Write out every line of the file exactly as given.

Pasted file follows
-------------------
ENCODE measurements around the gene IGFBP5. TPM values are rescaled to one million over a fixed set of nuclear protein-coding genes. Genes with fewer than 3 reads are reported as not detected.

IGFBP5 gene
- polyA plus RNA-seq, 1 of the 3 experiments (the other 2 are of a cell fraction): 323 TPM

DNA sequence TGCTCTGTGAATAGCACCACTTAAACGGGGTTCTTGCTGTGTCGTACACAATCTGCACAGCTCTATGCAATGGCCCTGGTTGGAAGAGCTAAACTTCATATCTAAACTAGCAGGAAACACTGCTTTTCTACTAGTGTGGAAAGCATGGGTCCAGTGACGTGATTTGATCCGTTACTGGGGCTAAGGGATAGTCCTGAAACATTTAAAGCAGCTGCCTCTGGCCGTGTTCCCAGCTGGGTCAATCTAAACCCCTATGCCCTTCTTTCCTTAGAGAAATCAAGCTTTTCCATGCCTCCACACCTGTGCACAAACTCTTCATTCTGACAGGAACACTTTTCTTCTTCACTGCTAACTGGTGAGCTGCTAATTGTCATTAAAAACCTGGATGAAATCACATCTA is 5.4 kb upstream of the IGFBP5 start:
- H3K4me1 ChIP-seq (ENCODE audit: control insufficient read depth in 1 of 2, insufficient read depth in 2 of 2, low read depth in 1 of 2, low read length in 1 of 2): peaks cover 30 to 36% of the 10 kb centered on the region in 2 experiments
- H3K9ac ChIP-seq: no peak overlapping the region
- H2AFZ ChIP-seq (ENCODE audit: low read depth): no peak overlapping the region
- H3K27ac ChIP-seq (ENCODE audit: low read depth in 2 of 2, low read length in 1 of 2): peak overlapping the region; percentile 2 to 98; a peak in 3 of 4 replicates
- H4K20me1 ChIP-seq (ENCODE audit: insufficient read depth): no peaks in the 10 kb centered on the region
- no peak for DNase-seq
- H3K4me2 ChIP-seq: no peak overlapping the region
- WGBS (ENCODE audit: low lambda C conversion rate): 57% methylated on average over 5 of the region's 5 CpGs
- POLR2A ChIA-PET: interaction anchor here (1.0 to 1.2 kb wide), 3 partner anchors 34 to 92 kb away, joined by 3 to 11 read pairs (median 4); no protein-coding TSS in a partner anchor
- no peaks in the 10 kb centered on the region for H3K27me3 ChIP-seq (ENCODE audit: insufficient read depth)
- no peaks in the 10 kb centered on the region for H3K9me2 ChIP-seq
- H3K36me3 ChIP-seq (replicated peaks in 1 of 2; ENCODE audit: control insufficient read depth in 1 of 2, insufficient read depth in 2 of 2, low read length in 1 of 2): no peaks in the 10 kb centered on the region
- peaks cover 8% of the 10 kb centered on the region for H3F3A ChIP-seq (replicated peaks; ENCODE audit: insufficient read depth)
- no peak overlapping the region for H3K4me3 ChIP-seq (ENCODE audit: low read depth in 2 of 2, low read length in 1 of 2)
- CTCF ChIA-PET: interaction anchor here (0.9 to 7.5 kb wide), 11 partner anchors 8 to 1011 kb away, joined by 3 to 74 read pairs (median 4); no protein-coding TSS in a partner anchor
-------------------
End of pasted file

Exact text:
ENCODE measurements around the gene IGFBP5. TPM values are rescaled to one million over a fixed set of nuclear protein-coding genes. Genes with fewer than 3 reads are reported as not detected.

IGFBP5 gene
- polyA plus RNA-seq, 1 of the 3 experiments (the other 2 are of a cell fraction): 323 TPM

DNA sequence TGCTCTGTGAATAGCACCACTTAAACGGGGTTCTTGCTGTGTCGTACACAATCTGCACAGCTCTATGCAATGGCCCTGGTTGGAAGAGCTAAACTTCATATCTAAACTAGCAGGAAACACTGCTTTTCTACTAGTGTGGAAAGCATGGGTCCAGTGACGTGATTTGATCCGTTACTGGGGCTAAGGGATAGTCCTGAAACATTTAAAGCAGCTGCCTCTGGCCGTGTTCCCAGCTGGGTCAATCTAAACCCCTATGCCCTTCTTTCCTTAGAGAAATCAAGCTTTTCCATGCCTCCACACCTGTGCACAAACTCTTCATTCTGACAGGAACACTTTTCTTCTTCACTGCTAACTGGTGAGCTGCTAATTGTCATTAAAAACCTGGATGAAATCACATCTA is 5.4 kb upstream of the IGFBP5 start:
- H3K4me1 ChIP-seq (ENCODE audit: control insufficient read depth in 1 of 2, insufficient read depth in 2 of 2, low read depth in 1 of 2, low read length in 1 of 2): peaks cover 30 to 36% of the 10 kb centered on the region in 2 experiments
- H3K9ac ChIP-seq: no peak overlapping the region
- H2AFZ ChIP-seq (ENCODE audit: low read depth): no peak overlapping the region
- H3K27ac ChIP-seq (ENCODE audit: low read depth in 2 of 2, low read length in 1 of 2): peak overlapping the region; percentile 2 to 98; a peak in 3 of 4 replicates
- H4K20me1 ChIP-seq (ENCODE audit: insufficient read depth): no peaks in the 10 kb centered on the region
- no peak for DNase-seq
- H3K4me2 ChIP-seq: no peak overlapping the region
- WGBS (ENCODE audit: low lambda C conversion rate): 57% methylated on average over 5 of the region's 5 CpGs
- POLR2A ChIA-PET: interaction anchor here (1.0 to 1.2 kb wide), 3 partner anchors 34 to 92 kb away, joined by 3 to 11 read pairs (median 4); no protein-coding TSS in a partner anchor
- no peaks in the 10 kb centered on the region for H3K27me3 ChIP-seq (ENCODE audit: insufficient read depth)
- no peaks in the 10 kb centered on the region for H3K9me2 ChIP-seq
- H3K36me3 ChIP-seq (replicated peaks in 1 of 2; ENCODE audit: control insufficient read depth in 1 of 2, insufficient read depth in 2 of 2, low read length in 1 of 2): no peaks in the 10 kb centered on the region
- peaks cover 8% of the 10 kb centered on the region for H3F3A ChIP-seq (replicated peaks; ENCODE audit: insufficient read depth)
- no peak overlapping the region for H3K4me3 ChIP-seq (ENCODE audit: low read depth in 2 of 2, low read length in 1 of 2)
- CTCF ChIA-PET: interaction anchor here (0.9 to 7.5 kb wide), 11 partner anchors 8 to 1011 kb away, joined by 3 to 74 read pairs (median 4); no protein-coding TSS in a partner anchor